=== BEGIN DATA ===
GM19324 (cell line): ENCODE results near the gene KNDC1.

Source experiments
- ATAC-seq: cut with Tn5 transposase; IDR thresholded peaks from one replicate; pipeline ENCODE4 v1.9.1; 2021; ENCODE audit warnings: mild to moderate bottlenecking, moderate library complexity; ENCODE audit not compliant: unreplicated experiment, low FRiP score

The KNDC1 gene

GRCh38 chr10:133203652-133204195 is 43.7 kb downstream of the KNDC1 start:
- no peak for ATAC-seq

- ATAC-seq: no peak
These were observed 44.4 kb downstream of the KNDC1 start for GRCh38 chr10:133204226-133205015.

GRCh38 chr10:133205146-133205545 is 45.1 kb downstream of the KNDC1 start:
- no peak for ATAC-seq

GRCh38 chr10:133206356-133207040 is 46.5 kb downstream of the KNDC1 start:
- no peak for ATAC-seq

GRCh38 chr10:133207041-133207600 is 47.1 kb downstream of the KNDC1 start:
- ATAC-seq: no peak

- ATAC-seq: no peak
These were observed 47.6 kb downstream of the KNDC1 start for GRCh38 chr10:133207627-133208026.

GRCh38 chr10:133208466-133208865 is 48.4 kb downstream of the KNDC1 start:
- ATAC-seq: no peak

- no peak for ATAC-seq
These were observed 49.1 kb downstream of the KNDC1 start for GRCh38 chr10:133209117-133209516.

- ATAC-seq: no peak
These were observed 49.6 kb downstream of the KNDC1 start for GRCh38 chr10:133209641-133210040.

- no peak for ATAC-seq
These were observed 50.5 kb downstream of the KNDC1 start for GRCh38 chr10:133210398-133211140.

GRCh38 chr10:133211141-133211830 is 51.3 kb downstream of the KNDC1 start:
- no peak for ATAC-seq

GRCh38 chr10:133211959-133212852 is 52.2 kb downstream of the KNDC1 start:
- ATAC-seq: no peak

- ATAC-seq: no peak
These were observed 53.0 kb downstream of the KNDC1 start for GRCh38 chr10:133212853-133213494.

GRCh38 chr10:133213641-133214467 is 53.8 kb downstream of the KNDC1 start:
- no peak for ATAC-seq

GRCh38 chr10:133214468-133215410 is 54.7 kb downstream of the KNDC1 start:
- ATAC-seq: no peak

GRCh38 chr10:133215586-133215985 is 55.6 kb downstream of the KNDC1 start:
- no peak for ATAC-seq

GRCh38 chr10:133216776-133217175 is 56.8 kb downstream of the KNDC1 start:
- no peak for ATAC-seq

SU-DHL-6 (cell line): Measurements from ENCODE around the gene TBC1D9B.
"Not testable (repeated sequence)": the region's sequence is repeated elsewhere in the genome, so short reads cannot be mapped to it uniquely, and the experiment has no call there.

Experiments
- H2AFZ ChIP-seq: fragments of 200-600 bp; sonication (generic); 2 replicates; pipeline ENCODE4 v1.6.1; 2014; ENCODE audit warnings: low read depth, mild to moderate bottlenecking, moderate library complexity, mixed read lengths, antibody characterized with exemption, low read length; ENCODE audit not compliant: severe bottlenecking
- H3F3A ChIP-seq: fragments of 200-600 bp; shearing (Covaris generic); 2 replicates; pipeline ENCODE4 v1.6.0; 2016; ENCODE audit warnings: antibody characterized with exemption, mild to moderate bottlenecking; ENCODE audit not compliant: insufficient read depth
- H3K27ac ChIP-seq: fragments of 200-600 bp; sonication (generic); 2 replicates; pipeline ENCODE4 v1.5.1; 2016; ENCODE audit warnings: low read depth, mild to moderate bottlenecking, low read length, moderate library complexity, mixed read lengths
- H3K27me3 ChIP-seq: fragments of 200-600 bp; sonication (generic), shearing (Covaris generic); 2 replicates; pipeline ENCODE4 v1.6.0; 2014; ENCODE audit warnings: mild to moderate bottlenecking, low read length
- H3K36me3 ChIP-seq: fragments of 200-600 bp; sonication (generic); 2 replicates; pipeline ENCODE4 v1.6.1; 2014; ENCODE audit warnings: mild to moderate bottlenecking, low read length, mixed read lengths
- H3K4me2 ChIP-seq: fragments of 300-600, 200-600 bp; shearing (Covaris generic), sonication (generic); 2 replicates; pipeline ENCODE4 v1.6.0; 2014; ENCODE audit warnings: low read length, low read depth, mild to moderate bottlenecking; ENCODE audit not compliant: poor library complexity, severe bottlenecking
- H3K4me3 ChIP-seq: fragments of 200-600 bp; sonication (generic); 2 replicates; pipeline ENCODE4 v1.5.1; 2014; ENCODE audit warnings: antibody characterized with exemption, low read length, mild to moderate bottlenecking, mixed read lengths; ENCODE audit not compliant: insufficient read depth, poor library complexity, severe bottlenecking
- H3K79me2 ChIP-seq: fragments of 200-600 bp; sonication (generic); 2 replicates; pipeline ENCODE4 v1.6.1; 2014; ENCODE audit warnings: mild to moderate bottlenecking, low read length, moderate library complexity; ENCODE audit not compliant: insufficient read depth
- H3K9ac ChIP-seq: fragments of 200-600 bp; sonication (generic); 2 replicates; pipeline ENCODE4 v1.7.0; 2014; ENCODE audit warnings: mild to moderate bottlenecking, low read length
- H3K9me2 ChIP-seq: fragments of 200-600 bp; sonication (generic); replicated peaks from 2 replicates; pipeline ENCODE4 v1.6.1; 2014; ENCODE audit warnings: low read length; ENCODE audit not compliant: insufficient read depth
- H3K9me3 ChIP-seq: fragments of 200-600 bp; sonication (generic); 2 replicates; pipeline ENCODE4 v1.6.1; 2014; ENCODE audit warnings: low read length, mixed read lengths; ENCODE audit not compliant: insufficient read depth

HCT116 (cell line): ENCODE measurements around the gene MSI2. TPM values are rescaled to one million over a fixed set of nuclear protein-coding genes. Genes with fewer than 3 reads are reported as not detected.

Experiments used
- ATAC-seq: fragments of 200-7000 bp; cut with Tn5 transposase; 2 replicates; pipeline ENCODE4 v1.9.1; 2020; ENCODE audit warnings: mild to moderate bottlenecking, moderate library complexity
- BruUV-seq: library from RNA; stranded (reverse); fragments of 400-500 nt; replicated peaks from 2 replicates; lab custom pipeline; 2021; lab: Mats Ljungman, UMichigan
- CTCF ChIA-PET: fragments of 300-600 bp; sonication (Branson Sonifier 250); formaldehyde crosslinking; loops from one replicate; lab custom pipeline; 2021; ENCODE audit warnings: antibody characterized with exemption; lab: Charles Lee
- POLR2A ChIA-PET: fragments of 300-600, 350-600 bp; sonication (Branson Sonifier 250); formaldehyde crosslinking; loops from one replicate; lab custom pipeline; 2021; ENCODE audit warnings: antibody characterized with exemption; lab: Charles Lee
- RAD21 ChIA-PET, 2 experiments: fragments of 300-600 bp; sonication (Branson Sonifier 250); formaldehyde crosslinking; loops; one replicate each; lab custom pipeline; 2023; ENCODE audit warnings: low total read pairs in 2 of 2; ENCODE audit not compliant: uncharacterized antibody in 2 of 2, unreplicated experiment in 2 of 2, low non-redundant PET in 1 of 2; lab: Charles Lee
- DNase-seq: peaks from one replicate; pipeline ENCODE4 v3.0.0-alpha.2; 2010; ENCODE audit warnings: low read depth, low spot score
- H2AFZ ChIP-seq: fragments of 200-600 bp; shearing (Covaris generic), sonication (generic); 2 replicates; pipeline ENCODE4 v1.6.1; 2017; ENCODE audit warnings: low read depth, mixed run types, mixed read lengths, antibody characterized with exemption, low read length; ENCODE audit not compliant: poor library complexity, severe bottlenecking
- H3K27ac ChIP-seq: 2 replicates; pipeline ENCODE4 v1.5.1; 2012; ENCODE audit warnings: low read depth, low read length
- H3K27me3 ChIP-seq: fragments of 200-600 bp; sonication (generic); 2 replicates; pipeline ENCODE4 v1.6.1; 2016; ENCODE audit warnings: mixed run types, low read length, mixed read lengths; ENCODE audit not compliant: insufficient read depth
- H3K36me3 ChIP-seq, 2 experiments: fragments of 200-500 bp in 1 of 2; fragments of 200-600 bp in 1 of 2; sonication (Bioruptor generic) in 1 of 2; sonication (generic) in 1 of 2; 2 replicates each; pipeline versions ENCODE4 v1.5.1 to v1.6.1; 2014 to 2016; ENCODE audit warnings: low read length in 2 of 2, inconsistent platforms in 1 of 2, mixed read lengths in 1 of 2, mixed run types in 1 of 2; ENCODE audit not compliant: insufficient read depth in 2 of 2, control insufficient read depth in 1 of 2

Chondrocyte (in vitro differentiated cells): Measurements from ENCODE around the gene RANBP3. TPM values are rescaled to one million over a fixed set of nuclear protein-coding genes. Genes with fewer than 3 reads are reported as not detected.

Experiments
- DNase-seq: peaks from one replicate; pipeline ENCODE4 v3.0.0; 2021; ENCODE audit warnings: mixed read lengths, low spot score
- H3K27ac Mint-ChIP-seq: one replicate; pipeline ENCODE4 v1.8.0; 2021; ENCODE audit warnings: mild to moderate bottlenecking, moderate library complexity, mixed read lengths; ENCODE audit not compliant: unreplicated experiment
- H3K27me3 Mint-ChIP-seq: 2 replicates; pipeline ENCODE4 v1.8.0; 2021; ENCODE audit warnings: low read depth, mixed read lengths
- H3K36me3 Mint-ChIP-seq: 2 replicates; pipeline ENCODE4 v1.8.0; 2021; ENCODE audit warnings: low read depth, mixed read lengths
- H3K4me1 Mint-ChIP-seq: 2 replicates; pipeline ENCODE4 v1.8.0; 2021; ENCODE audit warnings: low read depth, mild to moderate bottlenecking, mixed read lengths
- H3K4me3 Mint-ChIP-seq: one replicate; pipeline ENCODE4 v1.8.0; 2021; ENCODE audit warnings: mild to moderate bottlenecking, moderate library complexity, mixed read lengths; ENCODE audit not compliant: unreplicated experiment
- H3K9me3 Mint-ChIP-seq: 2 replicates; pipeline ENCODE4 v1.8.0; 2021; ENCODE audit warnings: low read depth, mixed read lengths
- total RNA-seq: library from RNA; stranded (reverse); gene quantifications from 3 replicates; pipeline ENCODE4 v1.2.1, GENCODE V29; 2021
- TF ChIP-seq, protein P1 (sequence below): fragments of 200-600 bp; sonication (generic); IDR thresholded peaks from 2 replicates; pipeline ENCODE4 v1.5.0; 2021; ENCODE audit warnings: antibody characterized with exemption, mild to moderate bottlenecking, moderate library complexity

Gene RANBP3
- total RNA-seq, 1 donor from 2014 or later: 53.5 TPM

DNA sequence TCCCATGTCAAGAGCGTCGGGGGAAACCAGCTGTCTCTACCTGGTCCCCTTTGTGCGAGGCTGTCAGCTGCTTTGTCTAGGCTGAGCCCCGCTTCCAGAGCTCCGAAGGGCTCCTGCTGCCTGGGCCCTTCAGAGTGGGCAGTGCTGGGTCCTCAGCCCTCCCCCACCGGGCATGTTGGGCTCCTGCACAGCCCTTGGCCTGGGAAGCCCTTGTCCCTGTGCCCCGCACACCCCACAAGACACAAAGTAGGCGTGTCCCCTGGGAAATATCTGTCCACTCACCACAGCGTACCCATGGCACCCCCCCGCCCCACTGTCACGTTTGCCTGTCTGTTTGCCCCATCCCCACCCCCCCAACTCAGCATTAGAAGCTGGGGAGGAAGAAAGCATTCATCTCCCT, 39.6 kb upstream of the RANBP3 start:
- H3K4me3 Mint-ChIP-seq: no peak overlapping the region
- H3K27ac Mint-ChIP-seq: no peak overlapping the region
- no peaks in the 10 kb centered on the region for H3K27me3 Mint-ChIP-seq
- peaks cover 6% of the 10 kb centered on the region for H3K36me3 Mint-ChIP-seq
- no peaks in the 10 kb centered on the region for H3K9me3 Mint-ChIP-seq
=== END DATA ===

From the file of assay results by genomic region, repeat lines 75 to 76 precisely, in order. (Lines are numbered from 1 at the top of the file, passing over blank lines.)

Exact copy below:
- TF ChIP-seq, protein P1 (sequence below): fragments of 200-600 bp; sonication (generic); IDR thresholded peaks from 2 replicates; pipeline ENCODE4 v1.5.0; 2021; ENCODE audit warnings: antibody characterized with exemption, mild to moderate bottlenecking, moderate library complexity

Gene RANBP3